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Microsoft Japan trialed a four day week and saw a 40% increase in productivity

What would Bertrand Russell say

I'm keen to see four day working weeks crop up in the headlines more often, so I'm doubly pleased Microsoft Japan have given me an excuse to write one. They conducted an experiment over the summer where employees were granted special paid leave on five sequential Fridays, who then reported greater happiness while the company reported a 40% increase in productivity. Everybody won, in other words, especially considering the employees reportedly worked no additional hours during their blessedly shorter weeks.

Of course the idea isn't going to work for literally every employee in every industry, but this is one of many experiments that have successfully demonstrated the potential benefits of working less. Betcha can't guess which British political party is currently pushing for the idea.

Microsoft Japan's report (also via the Guardian) talks about improving efficiency by shortening meetings and in some cases relying on instant messages instead. I've no doubt greater motivation also played its part too, especially considering the company also gave employees the equivalent of $950 to subsidise family vacations. 92% of employees said they preferred the shorter week.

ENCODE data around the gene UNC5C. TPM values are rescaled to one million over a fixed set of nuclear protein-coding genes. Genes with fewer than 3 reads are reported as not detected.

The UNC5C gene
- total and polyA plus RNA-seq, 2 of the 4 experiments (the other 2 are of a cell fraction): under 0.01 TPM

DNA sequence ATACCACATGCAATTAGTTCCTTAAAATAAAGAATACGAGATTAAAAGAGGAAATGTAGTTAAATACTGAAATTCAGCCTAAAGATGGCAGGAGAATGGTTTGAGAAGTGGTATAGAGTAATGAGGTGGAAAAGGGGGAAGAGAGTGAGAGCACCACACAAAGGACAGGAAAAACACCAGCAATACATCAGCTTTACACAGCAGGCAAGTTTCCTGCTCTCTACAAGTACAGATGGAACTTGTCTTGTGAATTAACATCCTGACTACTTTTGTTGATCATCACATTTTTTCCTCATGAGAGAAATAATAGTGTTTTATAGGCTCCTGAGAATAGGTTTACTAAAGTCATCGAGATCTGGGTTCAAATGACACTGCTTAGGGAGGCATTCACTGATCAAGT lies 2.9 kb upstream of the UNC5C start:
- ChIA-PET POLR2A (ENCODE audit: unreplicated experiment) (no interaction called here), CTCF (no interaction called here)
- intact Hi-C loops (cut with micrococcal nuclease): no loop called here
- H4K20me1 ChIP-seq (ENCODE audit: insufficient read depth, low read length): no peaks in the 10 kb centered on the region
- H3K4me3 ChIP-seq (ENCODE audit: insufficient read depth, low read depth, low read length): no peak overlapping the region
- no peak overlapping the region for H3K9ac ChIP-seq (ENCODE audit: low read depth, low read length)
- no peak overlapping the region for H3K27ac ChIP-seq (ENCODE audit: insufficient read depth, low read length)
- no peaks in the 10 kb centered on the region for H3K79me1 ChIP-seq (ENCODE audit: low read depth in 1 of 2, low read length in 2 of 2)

Microsoft Japan are planning another iteration of the trial this winter, though that won't involve granting paid leave.

The Guardian points to numerous experiments with similar results. According to a 2018 survey of 3,000 employees by the Workforce Institute at Kronos, more than half of full-time workers reckon they could do their job in five hours a day.

That survey's well worth checking out, partly because it's got some interesting stuff about differing worldwide attitudes to working hours, and partly because the answers suggest which jobs would be least disrupted by a shift. That said, I think it's important to recognise how big a difference feeling happier and more refreshed could at least potentially make to productivity in any job - and, going further, that the ultimate aim of work should be to facilitate happiness anyway. Presuming a fairer distribution of wealth, wouldn't the world be a better place even if productivity decreased while happiness shot up?

This is getting grandiose and I don't have the proper space to justify that, so I'm going to go ahead and link to Bertrand Russel's essay "In Praise Of Idleness" in the hope he'll do that for me. His core idea that our duty to work goes no further than in some sense producing more than we consume strikes me as pretty much self-evident, and should be the starting point for discussing the practicalities of working less rather than dismissing those obstacles as insurmountable.

I'm excited to see my country's Labour party begin to align themselves with Russell's school of thought.

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